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Wednesday, May 29, 2013

Living Connections To The Past - Napa Borchers Research


Visiting family members in-person at their homes is really the best way to find family treasures.  Not only do you get the opportunity to see people you don't necessarily see everyday, you get to see what family information they have held onto. 

Recently, I stopped by my aunt and uncle's home in Napa.  I had not seen them since Christmastime and want my children to know who they are.  They are my connection to my past, my grandparents, my childhood, and my family. 

My Borchers side of the family in Napa is the family that I grew up with and spent many a day with enjoying the holidays, family and fun together.

I have never been too pushy or insistent (as I could be) on retrieving family tree information about my Borchers side of the family because I know that I can have access.  Finding time to review the information, photograph and make copies or scans of the information is another story.  The time issue is on me though and I realize that I do need to make the time.

History truly is within my reach for my Borchers family.  Below is yet another photo that my aunt discovered recently.  It is a photo of my great grandfather whom I knew personally.  

Herbert Borchers, Sr.
He is so young (Circa 1918) in this photo.  In fact, my aunt (his daughter) indicated that the diary she has belonging to him indicated a note, at the time, that he had received the photos that were taken and mailed to him.

Mary Borchers
Born:  Maria Luise Katharine Vienop
The second photo above is of my great grandmother, Herbert's wife.  These photos were taken before they were married (Circa 1918).  I could not get this photo out of the frame and was fearful that I might break the glass.  My only choice was to take the photo through the glass.  At some point, I might be able to carefully open this frame someday.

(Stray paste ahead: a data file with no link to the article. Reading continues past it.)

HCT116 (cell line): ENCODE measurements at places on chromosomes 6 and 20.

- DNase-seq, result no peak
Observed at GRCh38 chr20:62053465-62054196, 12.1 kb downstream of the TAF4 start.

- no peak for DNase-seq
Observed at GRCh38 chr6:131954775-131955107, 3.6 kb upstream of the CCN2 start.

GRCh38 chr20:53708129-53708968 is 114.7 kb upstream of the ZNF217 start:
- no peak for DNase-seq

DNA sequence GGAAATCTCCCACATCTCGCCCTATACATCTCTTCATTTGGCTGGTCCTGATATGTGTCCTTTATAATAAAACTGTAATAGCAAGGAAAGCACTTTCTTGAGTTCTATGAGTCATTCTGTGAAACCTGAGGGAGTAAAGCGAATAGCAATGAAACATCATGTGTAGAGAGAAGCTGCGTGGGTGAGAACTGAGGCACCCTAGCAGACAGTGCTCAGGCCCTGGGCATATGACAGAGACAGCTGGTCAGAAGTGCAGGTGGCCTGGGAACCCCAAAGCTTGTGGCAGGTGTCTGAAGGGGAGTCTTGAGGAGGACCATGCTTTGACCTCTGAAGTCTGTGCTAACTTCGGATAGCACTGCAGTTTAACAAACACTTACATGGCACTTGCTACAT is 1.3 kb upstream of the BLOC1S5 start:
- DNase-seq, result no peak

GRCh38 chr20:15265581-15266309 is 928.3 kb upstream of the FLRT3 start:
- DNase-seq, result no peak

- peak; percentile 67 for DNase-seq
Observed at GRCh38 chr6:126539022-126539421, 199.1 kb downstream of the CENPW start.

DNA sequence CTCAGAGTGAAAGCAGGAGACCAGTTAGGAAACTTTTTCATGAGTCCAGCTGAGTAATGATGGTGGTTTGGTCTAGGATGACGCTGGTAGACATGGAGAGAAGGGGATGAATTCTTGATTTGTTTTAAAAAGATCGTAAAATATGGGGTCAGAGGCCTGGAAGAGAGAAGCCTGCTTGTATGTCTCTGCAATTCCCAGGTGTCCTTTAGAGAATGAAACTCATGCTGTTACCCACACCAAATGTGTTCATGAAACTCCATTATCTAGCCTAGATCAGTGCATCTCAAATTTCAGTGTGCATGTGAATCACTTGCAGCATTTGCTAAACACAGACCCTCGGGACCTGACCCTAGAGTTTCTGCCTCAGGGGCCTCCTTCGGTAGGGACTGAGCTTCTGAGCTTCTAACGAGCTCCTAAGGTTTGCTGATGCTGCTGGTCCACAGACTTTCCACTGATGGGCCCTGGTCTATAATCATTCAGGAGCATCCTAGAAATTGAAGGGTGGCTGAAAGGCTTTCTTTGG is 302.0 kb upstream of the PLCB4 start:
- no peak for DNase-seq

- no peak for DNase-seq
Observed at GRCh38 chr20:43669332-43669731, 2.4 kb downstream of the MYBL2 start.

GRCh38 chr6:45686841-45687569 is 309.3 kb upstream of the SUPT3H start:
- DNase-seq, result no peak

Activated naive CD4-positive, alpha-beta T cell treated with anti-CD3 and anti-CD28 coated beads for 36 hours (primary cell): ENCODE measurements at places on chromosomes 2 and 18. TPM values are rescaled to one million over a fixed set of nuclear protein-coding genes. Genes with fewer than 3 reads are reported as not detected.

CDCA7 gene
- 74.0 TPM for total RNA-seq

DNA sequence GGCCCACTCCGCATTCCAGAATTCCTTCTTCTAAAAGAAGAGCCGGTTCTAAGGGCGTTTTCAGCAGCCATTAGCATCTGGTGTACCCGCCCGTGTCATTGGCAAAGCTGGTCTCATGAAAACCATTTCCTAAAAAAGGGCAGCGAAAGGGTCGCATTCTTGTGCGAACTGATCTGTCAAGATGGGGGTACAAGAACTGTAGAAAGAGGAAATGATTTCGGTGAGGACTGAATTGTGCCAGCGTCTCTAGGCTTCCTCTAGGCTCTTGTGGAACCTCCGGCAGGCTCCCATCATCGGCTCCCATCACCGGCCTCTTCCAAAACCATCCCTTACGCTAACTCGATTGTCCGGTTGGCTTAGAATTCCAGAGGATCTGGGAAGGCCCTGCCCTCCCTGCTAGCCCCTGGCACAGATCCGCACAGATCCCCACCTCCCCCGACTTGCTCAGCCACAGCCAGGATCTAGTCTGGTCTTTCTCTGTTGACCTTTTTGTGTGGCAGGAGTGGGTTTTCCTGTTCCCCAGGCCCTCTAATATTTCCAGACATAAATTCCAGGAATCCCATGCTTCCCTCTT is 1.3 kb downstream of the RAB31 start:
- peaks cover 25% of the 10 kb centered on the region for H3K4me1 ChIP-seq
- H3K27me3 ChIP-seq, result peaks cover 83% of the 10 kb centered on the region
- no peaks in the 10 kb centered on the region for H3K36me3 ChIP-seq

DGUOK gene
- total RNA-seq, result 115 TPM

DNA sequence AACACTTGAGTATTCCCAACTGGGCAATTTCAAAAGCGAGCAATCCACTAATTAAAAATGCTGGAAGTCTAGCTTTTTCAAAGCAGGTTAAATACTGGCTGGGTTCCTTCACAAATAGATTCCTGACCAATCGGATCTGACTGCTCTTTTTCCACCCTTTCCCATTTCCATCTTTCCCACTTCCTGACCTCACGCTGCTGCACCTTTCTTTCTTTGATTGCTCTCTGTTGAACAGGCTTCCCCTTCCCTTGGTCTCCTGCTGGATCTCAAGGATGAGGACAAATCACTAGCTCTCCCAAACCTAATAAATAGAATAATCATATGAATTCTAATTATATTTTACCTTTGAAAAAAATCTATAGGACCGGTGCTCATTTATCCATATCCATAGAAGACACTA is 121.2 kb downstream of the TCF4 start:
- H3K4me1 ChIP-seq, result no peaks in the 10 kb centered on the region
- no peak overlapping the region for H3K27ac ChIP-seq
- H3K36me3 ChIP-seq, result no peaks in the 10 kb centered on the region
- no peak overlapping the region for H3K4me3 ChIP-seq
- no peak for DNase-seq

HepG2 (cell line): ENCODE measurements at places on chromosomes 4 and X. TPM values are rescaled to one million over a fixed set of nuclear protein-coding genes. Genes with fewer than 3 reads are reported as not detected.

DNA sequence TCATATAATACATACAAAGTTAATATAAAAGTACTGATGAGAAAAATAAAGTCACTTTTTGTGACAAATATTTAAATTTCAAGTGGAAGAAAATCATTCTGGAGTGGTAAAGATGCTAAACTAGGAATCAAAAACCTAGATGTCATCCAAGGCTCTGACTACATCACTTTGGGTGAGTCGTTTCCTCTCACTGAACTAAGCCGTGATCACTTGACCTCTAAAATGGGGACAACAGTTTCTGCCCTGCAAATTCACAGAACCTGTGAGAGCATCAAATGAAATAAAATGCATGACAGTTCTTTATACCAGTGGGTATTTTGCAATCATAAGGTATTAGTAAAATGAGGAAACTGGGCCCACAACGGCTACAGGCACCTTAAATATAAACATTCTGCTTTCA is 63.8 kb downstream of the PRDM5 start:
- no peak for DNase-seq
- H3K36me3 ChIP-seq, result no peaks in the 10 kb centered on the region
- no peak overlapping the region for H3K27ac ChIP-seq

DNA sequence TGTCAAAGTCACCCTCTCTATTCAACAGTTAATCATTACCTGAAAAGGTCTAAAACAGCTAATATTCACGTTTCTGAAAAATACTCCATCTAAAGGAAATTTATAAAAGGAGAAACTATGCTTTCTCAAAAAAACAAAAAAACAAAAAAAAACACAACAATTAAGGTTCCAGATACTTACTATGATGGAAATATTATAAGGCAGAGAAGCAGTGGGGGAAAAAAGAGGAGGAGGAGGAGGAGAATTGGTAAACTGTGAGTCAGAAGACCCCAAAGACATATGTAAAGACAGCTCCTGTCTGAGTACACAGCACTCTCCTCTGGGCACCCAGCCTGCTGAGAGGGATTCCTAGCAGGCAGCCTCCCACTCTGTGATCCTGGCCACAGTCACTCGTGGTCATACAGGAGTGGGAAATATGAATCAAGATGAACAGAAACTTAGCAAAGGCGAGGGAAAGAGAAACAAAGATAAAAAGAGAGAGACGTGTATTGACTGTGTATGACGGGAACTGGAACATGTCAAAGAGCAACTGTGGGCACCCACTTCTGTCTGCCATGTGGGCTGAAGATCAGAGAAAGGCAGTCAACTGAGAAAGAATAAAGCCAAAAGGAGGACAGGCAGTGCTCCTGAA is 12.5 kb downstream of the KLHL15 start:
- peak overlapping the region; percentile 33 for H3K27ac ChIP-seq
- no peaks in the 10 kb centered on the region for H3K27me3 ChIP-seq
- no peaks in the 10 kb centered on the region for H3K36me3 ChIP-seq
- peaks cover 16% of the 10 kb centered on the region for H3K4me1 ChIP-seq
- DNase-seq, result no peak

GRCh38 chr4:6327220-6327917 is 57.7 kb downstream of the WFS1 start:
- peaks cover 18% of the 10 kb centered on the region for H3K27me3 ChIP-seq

I love this photo of my great grandma.  I am fortunate to have many photos of her and to have known her well.  I was 18 years old when she passed away.  She is young here and it was before she was married.

Marie's Piano
I have written about the above piano previously.  It is a Franklin New York Baby Grand Piano circa 1930 and appears to be made of maybe walnut.  While many pianos may be collecting dust in people homes, this piano has seen more use than many.

My grandma (Dorothy Borchers Flanagan) was the original person who played this piano.  Herbert and Mary Borchers bought it because she learned to play piano in the 1930s and was quite good.  But Dorothy's interest waned and she did not continue to play.  Her younger sister also took up piano during this time.  She, of course, stuck with it.

The above piano was originally housed  in the living room of my great grandparents home but it has been with my aunt since she probably got married and moved out of her parents' home.  While she has played this piano many times over, so have hundreds of her piano students.  This piano has seen regular use by many budding students and some accomplished pianists since the 1930s. 

Until 2012, students were learning to play everyday on this piano during the regular school year.  Upon her retirement from teaching, she indicated over 47 years of teaching piano.  From the neighbor friend that my aunt taught in the late 1930s, to her niece (my mother as her student in the 1950s), she taught many to play.  In fact, I count closer to over 60 years of piano instruction.

The value of this piano can only be measured in my family by its intrinsic value which makes it priceless.

Again, only by visiting my family in-person would I have been so lucky to have access to the above information from the past and get to experience the living connections to my family line.  I am very grateful and fortunate.

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